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I have a quick question about the force needed to accelerate/decelerate an irregular object.

Lets say I have a 3D object with the following general shape, Gripper Assembly on a Fixed Beam This system is in general a gripper (gray) holding a load (yellow) and fixed onto a translating horizontal beam (blue).

I was thinking, to calculate the stopping force of the load and gripper, I just would need to find the center of mass of the load and gripper and apply Newton's Second Law with the expected acceleration/deceleration?

Or does using a center of mass calculation with Newton's Second Law result in a large error from the actual system behavior?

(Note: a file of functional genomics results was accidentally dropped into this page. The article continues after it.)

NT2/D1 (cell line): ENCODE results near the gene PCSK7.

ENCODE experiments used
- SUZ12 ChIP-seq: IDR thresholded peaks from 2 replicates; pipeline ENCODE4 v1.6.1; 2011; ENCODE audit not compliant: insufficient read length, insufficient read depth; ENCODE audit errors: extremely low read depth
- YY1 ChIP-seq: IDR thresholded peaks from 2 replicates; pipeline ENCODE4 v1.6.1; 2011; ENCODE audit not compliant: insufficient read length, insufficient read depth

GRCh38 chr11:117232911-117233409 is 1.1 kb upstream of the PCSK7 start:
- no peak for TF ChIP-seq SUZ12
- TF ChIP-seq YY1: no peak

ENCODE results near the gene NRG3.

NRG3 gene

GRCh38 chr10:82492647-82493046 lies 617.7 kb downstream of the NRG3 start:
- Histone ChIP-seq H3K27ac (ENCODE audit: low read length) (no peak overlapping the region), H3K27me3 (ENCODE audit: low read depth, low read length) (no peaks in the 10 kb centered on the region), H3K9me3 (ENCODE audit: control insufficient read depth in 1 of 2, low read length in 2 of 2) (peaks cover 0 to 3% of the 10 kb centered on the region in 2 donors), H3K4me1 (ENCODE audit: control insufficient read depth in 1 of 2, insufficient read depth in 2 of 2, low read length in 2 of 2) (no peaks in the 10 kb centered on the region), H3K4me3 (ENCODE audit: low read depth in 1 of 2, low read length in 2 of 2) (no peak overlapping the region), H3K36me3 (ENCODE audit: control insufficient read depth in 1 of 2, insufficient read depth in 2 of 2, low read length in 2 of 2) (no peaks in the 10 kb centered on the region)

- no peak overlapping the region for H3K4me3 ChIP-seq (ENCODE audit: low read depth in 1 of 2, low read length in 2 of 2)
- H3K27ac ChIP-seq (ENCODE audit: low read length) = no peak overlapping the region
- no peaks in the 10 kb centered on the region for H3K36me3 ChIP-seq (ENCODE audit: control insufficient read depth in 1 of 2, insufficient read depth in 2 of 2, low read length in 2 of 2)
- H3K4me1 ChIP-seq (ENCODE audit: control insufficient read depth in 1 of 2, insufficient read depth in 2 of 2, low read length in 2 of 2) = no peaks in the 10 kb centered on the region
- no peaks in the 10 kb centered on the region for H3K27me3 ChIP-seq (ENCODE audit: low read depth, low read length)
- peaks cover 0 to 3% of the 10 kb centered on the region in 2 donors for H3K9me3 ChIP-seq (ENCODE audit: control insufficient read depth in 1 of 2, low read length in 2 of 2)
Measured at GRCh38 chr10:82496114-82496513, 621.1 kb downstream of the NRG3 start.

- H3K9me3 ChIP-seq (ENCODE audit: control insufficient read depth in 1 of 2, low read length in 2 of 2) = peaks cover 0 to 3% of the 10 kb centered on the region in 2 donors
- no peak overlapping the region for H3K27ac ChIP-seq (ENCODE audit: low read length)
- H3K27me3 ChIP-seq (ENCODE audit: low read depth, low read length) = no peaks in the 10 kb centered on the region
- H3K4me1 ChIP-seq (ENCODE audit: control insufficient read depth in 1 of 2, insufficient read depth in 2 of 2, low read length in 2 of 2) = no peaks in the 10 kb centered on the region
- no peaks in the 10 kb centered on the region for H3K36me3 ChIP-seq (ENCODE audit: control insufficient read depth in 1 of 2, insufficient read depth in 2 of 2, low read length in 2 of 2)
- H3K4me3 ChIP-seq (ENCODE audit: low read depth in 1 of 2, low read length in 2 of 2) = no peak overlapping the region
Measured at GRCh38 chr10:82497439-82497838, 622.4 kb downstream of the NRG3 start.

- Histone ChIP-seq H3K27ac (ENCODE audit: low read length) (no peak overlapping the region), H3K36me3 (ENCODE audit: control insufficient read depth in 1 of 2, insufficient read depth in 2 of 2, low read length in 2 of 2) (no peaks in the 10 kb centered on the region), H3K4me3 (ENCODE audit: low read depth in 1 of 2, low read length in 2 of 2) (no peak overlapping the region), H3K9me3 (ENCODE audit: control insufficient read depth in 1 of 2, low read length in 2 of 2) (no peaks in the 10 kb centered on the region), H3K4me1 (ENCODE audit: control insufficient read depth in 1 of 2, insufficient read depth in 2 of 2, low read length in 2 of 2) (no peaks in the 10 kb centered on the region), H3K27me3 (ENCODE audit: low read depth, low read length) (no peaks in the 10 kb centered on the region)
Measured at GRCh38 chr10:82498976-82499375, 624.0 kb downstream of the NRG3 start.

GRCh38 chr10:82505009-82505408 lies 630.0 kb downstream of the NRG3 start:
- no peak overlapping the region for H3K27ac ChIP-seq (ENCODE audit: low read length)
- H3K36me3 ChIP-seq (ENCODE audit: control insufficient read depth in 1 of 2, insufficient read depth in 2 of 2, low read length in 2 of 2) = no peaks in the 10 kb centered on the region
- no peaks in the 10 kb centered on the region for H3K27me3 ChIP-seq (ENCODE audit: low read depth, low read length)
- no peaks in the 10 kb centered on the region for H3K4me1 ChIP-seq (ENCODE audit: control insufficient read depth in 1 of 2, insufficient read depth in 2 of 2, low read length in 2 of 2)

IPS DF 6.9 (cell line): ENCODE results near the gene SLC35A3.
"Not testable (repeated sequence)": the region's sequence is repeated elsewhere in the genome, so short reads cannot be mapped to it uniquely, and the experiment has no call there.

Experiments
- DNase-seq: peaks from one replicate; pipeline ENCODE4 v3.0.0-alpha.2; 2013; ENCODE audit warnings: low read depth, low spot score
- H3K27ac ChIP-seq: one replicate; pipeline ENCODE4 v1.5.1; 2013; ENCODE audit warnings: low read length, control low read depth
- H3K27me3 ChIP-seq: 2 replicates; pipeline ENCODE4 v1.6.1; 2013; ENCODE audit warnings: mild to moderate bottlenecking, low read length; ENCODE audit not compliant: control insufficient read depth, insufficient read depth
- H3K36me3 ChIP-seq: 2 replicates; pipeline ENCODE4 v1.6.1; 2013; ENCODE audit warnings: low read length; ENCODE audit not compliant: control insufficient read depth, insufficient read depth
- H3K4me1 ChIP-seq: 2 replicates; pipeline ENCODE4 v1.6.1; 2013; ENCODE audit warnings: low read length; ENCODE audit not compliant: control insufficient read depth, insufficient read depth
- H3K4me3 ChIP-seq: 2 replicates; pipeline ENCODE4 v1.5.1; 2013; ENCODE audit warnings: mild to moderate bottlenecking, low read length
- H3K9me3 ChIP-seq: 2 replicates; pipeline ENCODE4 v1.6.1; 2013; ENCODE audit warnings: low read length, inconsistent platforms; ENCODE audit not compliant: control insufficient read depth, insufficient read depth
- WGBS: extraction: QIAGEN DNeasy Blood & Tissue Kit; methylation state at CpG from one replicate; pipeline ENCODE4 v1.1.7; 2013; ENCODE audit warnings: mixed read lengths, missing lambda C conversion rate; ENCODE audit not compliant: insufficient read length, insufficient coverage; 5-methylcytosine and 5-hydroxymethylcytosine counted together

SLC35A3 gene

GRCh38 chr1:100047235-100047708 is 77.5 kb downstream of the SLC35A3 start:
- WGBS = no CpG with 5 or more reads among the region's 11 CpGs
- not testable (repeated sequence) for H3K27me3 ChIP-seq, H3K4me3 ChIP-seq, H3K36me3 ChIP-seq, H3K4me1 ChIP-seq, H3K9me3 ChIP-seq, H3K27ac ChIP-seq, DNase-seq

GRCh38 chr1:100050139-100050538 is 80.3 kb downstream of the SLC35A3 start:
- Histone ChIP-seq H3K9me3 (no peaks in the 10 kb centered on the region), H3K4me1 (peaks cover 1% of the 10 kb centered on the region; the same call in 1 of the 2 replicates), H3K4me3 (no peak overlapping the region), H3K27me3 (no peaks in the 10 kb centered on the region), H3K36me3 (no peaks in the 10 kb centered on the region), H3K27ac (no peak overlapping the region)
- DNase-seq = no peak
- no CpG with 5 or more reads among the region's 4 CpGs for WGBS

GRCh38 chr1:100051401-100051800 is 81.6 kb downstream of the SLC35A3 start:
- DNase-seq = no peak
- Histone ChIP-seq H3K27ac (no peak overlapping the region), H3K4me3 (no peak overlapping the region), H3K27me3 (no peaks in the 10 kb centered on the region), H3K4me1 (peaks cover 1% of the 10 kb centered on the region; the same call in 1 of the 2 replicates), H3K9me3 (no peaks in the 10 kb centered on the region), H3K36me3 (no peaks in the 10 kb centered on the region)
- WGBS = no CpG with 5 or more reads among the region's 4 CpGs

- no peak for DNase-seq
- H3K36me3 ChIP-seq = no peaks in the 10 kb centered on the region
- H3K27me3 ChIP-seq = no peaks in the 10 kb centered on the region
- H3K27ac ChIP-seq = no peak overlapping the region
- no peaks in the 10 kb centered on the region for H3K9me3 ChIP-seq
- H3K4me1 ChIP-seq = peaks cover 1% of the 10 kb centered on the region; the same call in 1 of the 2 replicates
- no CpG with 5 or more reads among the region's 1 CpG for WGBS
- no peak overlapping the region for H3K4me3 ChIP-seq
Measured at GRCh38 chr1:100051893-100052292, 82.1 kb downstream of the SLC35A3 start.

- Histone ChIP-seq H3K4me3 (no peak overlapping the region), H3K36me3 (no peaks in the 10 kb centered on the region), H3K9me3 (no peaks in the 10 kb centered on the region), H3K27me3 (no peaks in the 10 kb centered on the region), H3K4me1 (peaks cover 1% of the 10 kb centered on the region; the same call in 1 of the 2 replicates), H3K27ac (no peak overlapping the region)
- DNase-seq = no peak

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As you said the basic deceleration is $$ \alpha =\frac{v_{initial}-v_{final}}{t}=\frac{v}{t}$$

Of secondary order magnitude are things like the tendency of the load to tilt forward an swing up under negative acceleration and that leads to checking for:

  • The stability and stiffness of the beam and its mass compared to the mass of load and bracket.

  • The play of the bracket so as it does not permit the stopping degenerate into vibration and shimmying of the bearings.

  • The hammer action of the load at the end of its course.

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